The Iran-contra affair involved an attempt by the National Security Council (NSC) of the Ronald Reagan administration to circumvent congressional limita- tions on aid to the contras (Nicaraguan guerrillas) and to secure the release of U.S. hostages held in the Middle East through the sale of arms to Iran. The revelation of this attempt undercut the popularity of the president and led to the indictment of several aides. The affair arose from parallel events in Central America and the Middle East. In Central America, the Reagan administration was supporting the contras, an amalgam of individuals and groups who opposed the Sandinista regime in Nicaragua. Despite a reputation for ineffectiveness and drug dealing, the contras were considered by the Reagan administration to be the best alternative to the Marxist Sandinistas. Congress passed the Boland Amendment in 1982, which prohibited funding for the “overthrow of the government of Nicaragua.” The amendment allowed humanitarian aid but specifically prohibited covert aid by the Central Intelligence Agency (CIA).
At the same time in the Middle East, terrorist organizations such as Islamic Jihad were increasing their harassment of U.S. citizens in response to the Israeli invasion of Lebanon and the U.S. organization of a United Nations peacekeeping force in Beirut. Over a dozen U.S. citizens were kidnapped and taken hostage between 1982 and 1984. The Reagan administration responded to this provocation by vowing never to negotiate with terrorists, while blaming the Iranians for supporting these organizations.
Additionally the Iranians were locked in a war with the Saddam Hussein–led country of Iraq. Running from 1980 to 88, the Iran-Iraq War would be bloody but ultimately inconclusive. In the course of the fighting the Iranians began to run into a significant problem. Most of their military hardware had been purchased from the United States before the 1979 overthrow of the shah. As the war dragged on, Iran began to run short of ammunition and spare parts, which they could not acquire from the United States because of a congressional ban on arms sales to the Iranians stemming from the hostage crisis of 1979–81.
The NSC, led by National Security Advisor John Poindexter and CIA director William Casey, proposed the following arrangement to the president and his advisers. Through private arms dealers and Israel, the United States would sell arms to the Iranians above cost. In return, the United States expected Iran to pressure the terrorists to free the U.S. hostages. The profits from the arms sales would be secretly diverted to the contras to keep their activities afloat. Reagan approved the idea despite opposition from Secretary of State George Shultz and some dissent from Secretary of Defense Caspar Weinberger.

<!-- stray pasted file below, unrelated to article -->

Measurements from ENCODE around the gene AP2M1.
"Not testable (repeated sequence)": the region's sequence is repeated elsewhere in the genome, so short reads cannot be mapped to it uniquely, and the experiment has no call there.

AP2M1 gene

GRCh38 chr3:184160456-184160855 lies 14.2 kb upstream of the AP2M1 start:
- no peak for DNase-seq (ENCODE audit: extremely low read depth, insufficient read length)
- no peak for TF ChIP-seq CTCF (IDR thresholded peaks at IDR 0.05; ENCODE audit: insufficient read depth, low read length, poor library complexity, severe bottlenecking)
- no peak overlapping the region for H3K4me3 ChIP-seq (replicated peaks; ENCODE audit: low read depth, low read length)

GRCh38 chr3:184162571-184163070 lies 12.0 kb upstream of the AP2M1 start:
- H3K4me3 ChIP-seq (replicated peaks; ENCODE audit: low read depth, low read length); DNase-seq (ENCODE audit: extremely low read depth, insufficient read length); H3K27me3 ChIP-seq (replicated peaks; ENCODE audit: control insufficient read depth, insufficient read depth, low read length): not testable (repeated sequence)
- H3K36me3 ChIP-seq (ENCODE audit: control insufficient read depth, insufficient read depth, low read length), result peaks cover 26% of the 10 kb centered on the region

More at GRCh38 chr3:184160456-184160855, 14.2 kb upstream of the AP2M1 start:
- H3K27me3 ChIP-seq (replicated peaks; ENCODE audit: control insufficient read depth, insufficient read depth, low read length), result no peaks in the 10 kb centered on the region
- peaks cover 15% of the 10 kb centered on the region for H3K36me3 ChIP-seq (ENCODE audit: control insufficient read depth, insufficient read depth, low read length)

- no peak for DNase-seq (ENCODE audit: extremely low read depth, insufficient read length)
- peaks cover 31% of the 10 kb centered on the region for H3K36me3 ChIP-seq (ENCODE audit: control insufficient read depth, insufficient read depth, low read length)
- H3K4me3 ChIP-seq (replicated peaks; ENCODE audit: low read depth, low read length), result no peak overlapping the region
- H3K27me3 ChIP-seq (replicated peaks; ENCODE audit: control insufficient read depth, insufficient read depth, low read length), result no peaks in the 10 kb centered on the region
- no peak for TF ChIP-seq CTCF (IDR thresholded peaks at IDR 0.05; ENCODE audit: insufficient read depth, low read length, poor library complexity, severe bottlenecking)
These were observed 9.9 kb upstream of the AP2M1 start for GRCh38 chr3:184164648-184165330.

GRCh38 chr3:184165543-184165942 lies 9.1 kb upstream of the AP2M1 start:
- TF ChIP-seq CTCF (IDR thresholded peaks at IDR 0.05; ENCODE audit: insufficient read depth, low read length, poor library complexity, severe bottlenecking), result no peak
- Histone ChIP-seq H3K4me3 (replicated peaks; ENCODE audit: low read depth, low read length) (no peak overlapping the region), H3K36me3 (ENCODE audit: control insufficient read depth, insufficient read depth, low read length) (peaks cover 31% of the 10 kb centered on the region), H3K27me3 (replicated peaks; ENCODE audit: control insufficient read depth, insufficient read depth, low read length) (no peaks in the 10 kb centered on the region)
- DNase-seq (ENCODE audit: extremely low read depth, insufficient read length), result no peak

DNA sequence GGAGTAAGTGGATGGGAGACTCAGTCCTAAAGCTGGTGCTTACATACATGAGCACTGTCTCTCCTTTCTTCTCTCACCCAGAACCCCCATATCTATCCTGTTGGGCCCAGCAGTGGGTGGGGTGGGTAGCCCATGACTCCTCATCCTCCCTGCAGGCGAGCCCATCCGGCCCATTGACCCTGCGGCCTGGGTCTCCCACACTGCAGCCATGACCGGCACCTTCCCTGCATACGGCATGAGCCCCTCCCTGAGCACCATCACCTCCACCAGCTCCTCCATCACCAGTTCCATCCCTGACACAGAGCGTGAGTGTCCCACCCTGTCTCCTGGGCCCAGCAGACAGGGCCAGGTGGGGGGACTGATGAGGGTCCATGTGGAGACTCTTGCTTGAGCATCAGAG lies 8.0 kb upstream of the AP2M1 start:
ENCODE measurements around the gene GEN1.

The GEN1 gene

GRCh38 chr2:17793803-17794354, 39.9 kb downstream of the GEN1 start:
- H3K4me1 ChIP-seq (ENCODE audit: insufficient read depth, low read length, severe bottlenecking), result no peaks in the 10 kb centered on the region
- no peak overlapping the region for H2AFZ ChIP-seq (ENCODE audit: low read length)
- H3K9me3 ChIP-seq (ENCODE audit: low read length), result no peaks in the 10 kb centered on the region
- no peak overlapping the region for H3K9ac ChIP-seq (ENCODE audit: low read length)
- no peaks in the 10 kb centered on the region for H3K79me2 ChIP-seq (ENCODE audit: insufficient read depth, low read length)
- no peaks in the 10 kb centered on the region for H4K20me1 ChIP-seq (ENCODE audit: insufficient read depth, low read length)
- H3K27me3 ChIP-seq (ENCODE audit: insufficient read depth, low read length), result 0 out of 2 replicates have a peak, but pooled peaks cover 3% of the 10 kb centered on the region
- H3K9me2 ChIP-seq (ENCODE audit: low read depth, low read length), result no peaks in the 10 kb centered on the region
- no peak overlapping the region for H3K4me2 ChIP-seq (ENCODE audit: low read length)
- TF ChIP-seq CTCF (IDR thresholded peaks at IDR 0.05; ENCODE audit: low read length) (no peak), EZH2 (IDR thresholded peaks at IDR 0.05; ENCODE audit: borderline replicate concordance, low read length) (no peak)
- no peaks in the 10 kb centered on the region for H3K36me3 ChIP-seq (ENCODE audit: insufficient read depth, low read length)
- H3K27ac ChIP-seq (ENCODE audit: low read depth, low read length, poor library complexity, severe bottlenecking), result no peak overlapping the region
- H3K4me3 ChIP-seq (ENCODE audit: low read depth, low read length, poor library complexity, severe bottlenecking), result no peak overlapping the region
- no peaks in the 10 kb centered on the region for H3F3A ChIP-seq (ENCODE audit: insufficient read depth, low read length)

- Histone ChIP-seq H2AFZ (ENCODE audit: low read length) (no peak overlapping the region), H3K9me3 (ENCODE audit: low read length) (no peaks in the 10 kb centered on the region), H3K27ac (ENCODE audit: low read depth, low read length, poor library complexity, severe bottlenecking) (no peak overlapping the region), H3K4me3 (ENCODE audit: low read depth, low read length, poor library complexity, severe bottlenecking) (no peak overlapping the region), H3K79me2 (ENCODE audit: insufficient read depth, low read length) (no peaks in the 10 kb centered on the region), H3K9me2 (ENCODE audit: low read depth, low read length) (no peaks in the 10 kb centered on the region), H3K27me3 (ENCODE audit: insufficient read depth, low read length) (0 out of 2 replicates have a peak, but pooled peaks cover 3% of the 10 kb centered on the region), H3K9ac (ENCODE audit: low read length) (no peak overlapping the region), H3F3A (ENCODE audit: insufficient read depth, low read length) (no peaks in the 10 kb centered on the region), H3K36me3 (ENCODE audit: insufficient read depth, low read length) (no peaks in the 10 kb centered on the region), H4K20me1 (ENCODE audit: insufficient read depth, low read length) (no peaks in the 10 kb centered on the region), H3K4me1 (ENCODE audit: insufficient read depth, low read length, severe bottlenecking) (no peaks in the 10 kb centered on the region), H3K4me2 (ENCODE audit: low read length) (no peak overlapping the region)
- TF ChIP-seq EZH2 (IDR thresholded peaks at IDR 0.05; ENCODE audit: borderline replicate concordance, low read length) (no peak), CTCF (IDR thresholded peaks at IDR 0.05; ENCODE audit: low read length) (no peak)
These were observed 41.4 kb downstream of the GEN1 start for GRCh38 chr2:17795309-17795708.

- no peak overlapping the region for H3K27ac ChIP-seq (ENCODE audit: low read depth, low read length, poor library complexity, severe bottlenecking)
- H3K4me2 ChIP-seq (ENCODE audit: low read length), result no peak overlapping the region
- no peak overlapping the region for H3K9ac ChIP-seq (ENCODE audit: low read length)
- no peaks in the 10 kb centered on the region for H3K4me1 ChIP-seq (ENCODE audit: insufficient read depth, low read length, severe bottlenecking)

The first arms shipments took place in 1985, and more were sent in 1986. Despite pressure and apparent promises, only one hostage and the body of a second were released. The money and additional supplies were funneled to the contras until October 1986, when a CIAchartered plane crashed in Nicaragua. Its pilot confessed to running supplies to the contras. On November 3 a Lebanese journal, Al-Shira, revealed the existence of the arms sales to Iran. The Reagan administration acknowledged the existence of the arms sales and contra supplies in a speech by the president on November 13.
Witnesses such as NSC staff member Colonel Oliver North testified before both Congress and the Tower Commission, admitting to the arms sales and funding while portraying the president as a “handsoff” administrator. Reagan’s own appearance before the commission revealed the president’s shaky grasp of details and apparently poor memory of events. In the Tower Commission’s final report, the president’s lack of control over his staff was strongly criticized, but most of the blame for the scandal was placed on the National Security Council and its staff.
See also contra war; Iran hostage crisis; Sandinista National Liberation Front.